The volunteer practitioners operate two treatment rooms from a rented house in the old area of Sarajevo, as well as from outreach homes in three surrounding areas that were Serb-controlled during the war. Four practitioners always are on hand, with two new volunteers arriving each week and staying for two weeks. There also are two interpreters on hand who help organize the patients' visits and manage the office. Practitioners work half of the time in the rented house and the other half in one of the outreach homes. "The first year I went (2005), we worked in a building in one area in which some of the patients had been held and tortured during the war," reminisced Parrinder.
To join the missions to Sarajevo, practitioners need to be fully qualified, have insurance that can be extended to cover work in Bosnia and must raise money to cover airfare, living expenses during their stay and a contribution for the Healing Hands general fund. "Although most of the volunteers are British, Healing Hands has a few volunteers from other European countries, and is open to volunteers from other countries," said Parrinder.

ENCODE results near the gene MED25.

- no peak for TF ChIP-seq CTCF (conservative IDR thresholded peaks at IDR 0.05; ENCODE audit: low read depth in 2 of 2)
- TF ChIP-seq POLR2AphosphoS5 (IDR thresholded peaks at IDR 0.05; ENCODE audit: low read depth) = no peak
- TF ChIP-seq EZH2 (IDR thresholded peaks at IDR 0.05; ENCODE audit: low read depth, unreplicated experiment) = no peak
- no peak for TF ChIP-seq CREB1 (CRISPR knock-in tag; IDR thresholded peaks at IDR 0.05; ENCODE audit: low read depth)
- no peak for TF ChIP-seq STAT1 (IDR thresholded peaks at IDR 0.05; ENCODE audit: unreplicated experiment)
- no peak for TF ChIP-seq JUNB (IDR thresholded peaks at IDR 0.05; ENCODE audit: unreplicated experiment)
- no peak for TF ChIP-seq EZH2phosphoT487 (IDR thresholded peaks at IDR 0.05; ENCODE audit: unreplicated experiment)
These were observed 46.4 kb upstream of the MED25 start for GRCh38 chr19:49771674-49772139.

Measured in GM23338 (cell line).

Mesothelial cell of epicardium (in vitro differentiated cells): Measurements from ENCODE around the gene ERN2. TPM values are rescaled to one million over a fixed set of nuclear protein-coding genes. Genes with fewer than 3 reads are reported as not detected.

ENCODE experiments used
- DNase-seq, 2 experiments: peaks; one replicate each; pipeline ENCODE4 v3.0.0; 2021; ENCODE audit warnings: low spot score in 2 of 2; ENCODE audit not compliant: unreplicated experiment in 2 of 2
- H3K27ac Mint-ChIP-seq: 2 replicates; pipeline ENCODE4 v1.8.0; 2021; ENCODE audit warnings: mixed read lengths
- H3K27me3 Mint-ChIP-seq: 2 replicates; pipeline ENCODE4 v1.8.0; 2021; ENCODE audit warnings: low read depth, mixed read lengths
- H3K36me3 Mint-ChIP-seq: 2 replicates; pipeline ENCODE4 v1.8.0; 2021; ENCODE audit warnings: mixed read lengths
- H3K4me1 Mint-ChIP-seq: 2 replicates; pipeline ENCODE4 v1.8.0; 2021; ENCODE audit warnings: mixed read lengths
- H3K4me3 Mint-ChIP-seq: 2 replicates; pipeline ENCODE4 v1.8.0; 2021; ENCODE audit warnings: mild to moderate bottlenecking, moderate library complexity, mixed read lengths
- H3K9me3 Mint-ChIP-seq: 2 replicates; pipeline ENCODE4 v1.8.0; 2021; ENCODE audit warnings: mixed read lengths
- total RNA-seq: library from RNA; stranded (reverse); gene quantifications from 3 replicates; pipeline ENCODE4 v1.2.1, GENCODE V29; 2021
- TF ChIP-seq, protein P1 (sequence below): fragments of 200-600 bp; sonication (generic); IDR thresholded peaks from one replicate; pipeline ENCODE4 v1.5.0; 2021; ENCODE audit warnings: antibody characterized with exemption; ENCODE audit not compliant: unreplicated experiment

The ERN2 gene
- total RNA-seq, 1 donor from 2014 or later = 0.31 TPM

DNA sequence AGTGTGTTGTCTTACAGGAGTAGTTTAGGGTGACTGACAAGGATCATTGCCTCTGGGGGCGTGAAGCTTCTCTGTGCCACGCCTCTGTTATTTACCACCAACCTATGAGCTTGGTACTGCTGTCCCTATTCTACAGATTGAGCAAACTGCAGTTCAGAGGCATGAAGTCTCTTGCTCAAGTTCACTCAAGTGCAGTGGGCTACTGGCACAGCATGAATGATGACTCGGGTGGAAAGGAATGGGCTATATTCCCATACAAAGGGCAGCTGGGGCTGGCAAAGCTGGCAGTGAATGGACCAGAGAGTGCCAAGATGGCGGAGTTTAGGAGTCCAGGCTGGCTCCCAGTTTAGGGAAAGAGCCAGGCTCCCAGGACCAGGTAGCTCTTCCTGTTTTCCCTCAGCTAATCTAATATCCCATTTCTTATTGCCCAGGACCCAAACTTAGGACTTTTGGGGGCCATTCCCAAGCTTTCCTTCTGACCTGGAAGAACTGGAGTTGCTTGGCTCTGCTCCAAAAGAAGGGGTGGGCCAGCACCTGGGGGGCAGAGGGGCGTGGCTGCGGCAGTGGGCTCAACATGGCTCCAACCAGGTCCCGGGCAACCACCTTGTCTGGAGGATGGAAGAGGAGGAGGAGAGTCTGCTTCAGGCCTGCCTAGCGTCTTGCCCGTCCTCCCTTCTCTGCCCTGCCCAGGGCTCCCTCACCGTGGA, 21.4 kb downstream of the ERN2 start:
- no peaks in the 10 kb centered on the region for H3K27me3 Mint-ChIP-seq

Practitioners who volunteer their time, money and background with Healing Hands do so for many reasons, each unique to the individual. "In one way, working in Bosnia was a natural extension of my career path," said Parrinder.
The benefit to the volunteers comes in the form of memories that have their own way of healing. "On the first day of my second visit, I went to work in an outlying area of Sarajevo and there, waiting outside, was a man who told me he had not had any knee pain since I had treated him the previous year," recalled Parrinder.